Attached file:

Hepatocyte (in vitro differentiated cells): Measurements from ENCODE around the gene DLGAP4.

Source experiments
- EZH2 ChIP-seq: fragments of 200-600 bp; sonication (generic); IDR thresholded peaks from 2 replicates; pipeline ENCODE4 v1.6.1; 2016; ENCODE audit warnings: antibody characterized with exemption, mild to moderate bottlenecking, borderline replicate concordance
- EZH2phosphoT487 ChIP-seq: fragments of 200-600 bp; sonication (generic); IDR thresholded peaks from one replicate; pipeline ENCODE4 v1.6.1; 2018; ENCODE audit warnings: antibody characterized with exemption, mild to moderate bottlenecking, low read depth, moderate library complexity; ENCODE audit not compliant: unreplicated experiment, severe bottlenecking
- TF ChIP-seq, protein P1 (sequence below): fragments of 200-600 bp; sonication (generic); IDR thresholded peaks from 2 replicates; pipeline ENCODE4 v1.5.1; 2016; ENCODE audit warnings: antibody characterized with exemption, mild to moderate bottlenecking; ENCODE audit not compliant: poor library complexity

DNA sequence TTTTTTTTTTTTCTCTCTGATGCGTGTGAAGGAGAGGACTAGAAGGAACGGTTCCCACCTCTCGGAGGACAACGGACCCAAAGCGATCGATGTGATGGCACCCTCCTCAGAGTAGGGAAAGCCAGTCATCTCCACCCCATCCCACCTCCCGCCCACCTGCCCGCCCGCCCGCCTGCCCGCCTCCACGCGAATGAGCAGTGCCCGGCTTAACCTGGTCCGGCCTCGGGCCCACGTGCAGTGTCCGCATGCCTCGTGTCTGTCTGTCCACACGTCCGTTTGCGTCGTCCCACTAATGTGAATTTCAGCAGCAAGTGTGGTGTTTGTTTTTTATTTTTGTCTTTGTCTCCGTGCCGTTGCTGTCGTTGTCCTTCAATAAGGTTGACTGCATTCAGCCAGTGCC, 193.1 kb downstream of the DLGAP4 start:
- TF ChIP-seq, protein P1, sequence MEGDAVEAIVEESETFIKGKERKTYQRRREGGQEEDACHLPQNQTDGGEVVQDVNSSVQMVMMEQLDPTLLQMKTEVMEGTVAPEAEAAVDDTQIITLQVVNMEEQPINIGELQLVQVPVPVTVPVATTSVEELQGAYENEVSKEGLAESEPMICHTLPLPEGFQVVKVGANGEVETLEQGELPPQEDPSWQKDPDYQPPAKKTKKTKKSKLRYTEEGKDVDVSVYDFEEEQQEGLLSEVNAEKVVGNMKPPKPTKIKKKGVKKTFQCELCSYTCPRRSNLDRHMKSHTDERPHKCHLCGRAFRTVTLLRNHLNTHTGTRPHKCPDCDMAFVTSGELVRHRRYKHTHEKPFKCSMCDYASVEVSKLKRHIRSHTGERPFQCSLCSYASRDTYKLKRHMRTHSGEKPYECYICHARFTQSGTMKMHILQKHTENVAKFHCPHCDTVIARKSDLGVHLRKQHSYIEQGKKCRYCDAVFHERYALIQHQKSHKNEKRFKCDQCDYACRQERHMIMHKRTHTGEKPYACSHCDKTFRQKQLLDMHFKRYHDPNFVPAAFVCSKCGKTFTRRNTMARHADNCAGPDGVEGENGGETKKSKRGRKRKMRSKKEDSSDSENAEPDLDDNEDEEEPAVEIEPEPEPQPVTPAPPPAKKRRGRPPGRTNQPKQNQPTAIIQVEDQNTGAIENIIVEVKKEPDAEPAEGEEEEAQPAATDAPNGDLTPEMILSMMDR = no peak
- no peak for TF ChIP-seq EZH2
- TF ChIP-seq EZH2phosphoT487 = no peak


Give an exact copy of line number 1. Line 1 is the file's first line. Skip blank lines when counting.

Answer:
Hepatocyte (in vitro differentiated cells): Measurements from ENCODE around the gene DLGAP4.